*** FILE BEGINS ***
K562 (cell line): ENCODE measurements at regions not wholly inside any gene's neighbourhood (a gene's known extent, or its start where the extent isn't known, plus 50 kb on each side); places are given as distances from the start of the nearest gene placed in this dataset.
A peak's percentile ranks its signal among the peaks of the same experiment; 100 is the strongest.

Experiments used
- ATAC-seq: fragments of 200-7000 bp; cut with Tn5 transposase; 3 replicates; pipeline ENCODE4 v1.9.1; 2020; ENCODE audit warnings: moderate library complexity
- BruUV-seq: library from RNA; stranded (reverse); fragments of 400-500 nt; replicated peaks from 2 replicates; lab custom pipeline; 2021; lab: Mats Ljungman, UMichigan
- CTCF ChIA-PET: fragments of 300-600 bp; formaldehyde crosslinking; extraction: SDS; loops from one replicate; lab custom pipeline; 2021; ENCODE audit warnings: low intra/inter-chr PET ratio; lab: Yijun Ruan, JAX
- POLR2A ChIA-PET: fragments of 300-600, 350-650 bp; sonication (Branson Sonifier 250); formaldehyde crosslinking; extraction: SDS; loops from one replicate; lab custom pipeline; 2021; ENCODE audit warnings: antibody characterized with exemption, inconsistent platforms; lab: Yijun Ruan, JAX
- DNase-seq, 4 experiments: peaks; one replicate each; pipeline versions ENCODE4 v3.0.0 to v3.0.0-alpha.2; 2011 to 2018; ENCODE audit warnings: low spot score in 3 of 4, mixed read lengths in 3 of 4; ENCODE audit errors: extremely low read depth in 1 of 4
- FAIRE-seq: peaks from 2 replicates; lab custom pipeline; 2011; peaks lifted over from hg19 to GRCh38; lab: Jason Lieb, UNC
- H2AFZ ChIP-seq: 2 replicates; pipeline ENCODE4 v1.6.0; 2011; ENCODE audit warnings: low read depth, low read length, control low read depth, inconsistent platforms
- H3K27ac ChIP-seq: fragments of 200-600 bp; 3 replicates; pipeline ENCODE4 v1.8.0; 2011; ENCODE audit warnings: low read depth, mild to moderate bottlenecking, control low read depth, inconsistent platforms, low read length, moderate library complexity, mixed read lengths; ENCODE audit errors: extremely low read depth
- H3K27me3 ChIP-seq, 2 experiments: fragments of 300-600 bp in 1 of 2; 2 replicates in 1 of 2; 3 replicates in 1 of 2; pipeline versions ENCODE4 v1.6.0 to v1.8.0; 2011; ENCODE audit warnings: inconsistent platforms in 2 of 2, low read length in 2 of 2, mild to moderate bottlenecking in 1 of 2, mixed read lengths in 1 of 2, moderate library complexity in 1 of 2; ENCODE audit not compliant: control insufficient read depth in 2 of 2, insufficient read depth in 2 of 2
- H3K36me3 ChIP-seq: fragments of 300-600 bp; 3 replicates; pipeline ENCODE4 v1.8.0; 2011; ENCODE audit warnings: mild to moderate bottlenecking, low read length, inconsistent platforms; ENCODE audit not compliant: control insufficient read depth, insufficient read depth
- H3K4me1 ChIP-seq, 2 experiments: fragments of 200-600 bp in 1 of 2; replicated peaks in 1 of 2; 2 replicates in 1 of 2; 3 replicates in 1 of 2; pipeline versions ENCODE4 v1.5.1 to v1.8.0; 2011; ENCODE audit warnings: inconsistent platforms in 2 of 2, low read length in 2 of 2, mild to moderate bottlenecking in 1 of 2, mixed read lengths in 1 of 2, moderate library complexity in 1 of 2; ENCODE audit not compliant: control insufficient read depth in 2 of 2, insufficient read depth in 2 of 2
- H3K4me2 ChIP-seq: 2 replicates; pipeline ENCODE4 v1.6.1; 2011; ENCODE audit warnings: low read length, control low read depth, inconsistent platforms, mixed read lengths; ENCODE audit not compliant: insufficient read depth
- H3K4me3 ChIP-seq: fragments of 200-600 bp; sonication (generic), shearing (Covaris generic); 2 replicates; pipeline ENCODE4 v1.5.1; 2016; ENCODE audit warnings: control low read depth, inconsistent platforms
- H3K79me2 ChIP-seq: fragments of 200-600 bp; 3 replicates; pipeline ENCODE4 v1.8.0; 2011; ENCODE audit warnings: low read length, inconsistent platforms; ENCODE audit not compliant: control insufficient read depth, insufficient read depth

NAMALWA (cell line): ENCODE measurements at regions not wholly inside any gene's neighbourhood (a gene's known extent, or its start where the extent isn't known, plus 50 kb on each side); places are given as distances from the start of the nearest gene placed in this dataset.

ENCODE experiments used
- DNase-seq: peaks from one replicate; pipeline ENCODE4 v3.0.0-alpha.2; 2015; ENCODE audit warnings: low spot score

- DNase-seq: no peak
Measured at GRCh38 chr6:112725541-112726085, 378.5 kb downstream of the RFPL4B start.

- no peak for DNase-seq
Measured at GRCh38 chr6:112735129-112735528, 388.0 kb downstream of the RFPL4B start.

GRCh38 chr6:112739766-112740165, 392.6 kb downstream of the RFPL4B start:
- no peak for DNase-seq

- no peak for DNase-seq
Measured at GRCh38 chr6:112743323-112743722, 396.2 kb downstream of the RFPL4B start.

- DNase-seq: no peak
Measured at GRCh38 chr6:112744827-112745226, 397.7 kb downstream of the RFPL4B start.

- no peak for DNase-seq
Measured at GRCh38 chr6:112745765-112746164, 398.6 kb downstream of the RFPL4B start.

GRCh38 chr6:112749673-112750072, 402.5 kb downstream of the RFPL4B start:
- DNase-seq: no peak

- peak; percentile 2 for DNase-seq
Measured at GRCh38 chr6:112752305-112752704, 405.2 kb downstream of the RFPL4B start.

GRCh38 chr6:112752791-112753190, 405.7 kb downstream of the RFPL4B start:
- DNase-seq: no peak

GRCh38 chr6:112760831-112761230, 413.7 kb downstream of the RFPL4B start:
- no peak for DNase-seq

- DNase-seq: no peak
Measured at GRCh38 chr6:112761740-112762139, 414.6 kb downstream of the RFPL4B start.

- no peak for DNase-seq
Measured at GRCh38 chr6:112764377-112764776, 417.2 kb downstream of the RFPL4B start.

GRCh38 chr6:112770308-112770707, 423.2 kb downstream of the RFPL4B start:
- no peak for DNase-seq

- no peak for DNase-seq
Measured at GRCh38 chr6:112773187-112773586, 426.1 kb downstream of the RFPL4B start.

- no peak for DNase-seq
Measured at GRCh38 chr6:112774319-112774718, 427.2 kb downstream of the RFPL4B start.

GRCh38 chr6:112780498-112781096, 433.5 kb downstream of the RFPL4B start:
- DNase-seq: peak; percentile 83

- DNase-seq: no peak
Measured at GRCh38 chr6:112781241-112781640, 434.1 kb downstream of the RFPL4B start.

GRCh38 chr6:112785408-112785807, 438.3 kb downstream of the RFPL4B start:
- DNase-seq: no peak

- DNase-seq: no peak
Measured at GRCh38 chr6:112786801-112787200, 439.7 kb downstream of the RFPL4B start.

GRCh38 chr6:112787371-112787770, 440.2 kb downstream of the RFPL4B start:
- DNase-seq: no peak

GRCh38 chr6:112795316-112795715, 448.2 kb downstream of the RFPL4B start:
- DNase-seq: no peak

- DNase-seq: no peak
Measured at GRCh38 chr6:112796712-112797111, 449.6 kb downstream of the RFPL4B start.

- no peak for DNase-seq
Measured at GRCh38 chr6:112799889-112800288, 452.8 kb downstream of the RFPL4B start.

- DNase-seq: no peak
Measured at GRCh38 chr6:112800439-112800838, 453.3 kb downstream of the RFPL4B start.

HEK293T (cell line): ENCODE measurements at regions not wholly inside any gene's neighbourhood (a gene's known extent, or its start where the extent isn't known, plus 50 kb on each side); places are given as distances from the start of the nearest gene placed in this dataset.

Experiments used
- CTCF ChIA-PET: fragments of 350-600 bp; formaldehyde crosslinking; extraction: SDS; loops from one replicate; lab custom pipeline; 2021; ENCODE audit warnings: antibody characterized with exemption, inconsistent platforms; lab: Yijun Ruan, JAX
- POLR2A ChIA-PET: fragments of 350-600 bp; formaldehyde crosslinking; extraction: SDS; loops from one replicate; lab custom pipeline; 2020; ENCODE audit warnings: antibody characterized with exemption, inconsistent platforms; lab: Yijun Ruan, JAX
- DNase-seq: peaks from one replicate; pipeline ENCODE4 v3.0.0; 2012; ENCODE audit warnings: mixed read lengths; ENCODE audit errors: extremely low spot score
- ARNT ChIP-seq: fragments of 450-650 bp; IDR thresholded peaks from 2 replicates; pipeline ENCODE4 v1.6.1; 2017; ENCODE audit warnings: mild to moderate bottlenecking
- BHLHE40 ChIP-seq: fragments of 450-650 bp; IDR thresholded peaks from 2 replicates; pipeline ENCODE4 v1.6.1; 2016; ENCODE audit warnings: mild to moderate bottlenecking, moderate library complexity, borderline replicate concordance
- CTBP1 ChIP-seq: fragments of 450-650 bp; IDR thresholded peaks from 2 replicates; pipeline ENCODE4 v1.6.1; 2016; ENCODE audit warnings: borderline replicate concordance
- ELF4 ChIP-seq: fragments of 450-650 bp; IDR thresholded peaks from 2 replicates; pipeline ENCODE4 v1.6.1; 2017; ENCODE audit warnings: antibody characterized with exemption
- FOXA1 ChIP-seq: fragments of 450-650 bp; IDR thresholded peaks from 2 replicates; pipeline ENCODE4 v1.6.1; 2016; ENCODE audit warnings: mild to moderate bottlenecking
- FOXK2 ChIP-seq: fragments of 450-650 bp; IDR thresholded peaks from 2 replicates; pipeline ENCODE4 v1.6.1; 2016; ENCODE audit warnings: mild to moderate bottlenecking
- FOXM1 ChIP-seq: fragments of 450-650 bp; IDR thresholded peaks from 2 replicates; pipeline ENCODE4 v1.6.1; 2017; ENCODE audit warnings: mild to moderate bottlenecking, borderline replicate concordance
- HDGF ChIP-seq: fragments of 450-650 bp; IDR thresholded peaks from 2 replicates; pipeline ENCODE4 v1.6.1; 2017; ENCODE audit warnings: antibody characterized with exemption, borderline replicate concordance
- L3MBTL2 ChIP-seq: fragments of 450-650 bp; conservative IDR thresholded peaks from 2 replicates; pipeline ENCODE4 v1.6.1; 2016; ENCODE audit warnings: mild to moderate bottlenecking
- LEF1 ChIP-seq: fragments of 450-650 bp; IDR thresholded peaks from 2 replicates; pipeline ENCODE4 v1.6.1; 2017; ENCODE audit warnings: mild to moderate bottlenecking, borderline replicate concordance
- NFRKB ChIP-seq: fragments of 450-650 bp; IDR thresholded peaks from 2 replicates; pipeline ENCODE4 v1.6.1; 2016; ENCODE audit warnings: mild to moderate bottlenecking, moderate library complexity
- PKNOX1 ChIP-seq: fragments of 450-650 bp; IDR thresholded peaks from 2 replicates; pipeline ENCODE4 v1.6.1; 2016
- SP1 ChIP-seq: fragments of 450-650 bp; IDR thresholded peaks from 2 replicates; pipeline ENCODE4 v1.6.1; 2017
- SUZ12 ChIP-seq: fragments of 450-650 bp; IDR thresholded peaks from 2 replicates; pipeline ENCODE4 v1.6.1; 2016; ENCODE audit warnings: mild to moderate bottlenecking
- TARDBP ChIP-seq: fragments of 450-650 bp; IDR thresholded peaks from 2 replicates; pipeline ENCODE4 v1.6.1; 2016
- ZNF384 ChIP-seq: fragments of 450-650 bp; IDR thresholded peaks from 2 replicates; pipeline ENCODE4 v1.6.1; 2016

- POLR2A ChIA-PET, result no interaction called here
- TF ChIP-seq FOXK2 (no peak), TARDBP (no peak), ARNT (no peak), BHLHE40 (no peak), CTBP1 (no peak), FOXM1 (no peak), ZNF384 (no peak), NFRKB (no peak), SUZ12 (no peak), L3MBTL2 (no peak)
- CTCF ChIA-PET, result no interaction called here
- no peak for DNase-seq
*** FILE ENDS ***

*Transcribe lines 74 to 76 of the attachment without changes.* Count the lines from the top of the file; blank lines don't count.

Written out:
- ARNT ChIP-seq: fragments of 450-650 bp; IDR thresholded peaks from 2 replicates; pipeline ENCODE4 v1.6.1; 2017; ENCODE audit warnings: mild to moderate bottlenecking
- BHLHE40 ChIP-seq: fragments of 450-650 bp; IDR thresholded peaks from 2 replicates; pipeline ENCODE4 v1.6.1; 2016; ENCODE audit warnings: mild to moderate bottlenecking, moderate library complexity, borderline replicate concordance
- CTBP1 ChIP-seq: fragments of 450-650 bp; IDR thresholded peaks from 2 replicates; pipeline ENCODE4 v1.6.1; 2016; ENCODE audit warnings: borderline replicate concordance